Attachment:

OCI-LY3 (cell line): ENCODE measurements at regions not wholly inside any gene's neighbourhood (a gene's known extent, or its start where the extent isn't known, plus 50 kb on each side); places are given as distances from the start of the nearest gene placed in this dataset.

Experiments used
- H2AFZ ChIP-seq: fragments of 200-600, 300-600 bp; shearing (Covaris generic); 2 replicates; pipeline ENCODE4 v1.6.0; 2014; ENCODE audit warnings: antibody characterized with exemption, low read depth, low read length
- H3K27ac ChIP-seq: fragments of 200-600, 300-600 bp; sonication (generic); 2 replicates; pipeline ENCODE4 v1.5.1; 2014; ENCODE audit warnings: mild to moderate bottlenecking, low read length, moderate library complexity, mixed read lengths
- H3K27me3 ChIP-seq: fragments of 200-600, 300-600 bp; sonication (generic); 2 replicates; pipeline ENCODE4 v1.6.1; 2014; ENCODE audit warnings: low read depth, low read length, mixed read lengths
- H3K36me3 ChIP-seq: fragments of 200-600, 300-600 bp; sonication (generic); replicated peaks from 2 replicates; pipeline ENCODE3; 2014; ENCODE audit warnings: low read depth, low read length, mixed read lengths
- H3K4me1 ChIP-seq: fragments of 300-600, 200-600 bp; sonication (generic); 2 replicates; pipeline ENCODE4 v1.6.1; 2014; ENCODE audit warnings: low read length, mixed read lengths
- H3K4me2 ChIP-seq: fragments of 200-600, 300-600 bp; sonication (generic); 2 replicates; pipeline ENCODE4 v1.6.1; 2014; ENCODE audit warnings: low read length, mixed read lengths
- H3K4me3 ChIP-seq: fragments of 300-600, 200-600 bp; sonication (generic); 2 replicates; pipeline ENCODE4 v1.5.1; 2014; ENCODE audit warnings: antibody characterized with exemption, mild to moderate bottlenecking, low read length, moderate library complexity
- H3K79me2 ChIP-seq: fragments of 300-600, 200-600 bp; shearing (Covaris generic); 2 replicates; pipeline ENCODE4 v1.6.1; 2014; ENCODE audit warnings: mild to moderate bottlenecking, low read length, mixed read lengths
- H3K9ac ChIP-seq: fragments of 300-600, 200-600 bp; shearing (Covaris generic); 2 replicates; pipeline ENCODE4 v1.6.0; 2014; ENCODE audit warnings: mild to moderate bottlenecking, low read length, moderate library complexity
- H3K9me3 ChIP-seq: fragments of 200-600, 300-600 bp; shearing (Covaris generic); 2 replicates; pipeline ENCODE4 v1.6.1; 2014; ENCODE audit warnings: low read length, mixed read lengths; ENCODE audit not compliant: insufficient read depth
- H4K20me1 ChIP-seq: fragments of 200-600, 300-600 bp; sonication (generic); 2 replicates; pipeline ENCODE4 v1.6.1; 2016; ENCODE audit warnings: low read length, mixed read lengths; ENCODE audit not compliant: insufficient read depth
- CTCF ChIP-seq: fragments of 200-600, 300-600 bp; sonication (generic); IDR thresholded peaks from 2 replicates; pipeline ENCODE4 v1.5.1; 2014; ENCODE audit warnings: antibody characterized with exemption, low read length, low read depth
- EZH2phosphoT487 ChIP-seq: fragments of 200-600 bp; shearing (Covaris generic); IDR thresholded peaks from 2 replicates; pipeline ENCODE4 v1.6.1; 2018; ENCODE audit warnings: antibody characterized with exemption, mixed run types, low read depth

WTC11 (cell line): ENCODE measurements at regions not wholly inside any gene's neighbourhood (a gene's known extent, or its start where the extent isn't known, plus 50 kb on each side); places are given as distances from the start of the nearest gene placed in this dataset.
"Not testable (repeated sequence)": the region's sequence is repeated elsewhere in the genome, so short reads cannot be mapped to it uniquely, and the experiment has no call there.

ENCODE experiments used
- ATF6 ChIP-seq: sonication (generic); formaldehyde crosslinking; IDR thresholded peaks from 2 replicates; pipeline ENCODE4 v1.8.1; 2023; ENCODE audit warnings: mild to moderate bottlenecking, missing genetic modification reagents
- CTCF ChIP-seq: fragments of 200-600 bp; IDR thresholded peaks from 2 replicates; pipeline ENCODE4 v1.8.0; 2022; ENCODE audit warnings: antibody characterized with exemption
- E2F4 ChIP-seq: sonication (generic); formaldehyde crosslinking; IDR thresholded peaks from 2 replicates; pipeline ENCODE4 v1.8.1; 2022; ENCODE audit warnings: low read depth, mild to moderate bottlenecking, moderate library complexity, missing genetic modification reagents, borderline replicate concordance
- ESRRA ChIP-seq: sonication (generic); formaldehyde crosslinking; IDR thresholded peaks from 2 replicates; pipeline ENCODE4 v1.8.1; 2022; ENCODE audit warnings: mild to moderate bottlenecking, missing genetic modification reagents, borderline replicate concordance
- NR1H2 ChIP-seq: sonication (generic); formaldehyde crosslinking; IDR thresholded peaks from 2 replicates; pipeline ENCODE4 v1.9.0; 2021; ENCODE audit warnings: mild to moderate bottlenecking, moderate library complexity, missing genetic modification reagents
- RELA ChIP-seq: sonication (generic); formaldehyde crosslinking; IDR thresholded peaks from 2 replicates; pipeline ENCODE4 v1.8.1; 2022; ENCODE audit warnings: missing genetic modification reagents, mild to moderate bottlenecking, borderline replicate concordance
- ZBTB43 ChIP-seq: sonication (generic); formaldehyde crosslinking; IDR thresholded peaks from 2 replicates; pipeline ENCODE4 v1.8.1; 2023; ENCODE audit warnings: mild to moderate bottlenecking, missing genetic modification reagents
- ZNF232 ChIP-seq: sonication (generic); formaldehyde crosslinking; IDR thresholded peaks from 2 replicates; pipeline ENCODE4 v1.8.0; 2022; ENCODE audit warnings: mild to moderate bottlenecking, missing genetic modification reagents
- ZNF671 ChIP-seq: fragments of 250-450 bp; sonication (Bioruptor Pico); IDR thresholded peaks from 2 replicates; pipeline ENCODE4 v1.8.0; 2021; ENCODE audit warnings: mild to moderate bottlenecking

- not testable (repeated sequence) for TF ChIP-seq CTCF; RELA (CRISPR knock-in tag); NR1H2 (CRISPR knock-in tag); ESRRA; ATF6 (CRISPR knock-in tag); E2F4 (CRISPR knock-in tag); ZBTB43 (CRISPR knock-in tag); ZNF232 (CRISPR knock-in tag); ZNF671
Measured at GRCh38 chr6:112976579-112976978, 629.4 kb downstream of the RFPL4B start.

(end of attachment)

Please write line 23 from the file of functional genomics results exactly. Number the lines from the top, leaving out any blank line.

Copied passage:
- NR1H2 ChIP-seq: sonication (generic); formaldehyde crosslinking; IDR thresholded peaks from 2 replicates; pipeline ENCODE4 v1.9.0; 2021; ENCODE audit warnings: mild to moderate bottlenecking, moderate library complexity, missing genetic modification reagents